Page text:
|Snooping Vial Goblins|
It's very important to note that the combo will take up about ten main-deck slots at the very least. Because of that, I would recommend focusing on it, but still leaving some room for other tactics. Vial Goblins aren't always that good at rushing the enemy anyway, so I'd take out each Goblin Chieftain and Pashalik Mons first. The cards may be good but probably not all that useful in this specific build.
Mogg War Marshal loses a bit of power here as well, but I'd leave in at least some copies because of the card's synergy with the deck's noncombo part. It can help both Munitions Expert and the occasional Goblin Piledriver hit for more damage. With entire playsets of Boggart Harbinger and Goblin Matron even singletons matter, so I'd definitely keep Krenko, Mob Boss. It works great with Goblin Warchief, which isn't any less important here. You'll also want to put Krenko on top of your library when you have infinite tapped Snoops on the battlefield but no Sling-Gang Lieutenant left in the deck. That way, you can create unlimited untapped 1/1s before your opponent untaps and kills your Snoop. With Warchief that'd even be a lethal attack.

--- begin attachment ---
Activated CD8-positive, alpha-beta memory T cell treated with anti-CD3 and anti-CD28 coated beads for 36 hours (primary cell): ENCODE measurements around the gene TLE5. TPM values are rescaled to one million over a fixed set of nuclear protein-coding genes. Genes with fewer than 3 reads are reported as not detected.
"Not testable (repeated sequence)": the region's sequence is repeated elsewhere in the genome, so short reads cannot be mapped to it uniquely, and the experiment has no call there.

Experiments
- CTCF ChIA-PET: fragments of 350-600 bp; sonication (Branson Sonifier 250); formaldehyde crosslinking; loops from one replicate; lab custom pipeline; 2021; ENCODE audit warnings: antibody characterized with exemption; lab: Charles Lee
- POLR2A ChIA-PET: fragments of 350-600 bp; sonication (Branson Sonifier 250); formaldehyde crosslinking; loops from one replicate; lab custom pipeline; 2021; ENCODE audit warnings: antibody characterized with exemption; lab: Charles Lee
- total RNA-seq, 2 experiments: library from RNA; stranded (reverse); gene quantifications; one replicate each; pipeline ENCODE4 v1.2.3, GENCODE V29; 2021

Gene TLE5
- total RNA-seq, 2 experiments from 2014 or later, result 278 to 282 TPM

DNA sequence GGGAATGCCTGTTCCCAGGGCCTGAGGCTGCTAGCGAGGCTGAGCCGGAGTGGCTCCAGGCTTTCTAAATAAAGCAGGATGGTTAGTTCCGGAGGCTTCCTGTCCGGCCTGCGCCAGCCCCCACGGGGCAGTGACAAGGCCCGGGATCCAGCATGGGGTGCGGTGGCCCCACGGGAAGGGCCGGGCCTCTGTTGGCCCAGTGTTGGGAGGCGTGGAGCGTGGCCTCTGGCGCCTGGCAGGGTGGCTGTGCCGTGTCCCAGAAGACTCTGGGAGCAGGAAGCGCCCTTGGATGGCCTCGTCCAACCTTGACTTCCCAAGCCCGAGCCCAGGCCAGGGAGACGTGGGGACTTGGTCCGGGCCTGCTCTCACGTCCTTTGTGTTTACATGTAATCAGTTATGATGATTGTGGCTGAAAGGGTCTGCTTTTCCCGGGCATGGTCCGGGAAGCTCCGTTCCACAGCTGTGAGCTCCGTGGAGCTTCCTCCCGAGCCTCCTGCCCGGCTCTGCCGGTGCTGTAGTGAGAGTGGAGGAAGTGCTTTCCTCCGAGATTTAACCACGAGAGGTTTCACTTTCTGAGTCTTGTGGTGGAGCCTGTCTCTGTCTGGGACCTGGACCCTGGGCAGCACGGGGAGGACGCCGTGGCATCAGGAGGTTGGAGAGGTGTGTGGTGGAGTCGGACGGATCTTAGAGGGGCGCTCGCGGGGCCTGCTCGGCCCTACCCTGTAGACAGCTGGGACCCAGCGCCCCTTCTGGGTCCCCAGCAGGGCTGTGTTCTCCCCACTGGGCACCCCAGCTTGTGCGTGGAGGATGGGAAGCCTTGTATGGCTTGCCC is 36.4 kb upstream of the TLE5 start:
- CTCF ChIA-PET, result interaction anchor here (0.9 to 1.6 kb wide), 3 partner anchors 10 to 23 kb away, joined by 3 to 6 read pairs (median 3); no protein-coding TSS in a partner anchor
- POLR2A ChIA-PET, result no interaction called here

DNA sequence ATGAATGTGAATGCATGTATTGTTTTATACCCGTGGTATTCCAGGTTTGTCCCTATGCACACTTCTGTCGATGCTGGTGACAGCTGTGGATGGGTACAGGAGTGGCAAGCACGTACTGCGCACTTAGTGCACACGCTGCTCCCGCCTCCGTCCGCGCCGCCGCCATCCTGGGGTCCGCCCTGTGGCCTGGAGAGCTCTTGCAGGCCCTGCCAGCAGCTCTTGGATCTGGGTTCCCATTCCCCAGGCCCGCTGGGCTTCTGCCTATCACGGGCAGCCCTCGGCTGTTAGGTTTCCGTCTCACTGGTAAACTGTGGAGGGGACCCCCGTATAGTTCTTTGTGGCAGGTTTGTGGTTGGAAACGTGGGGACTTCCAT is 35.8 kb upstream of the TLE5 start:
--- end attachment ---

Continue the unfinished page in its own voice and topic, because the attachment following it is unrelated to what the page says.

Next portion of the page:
As a final note, I'd like to point out that there already exists an infinite Goblin combo without M21, involving Grumgully, the Generous and either Putrid Goblin or Murderous Redcap. Don't bother with that. The new one is way better and faster, doesn't require green mana nor a sacrifice engine as a third piece in play.
I own the deck myself and am looking forward to playing Goblins again, but I do expect other people to put it together as well. The allure of the new is a great driving force in Magic, and the Snoop proves the point. I think the hype may be a bit exaggerated, although the potential is real. The former lack of sheer power was the exact reason why I stopped playing Vial Goblins rather quickly, but now I'm ready to give the deck another shot. I don't know how much better the deck will perform, but I know it's going to be fun.
Opinions expressed in this article are those of the author and not necessarily Cardmarket.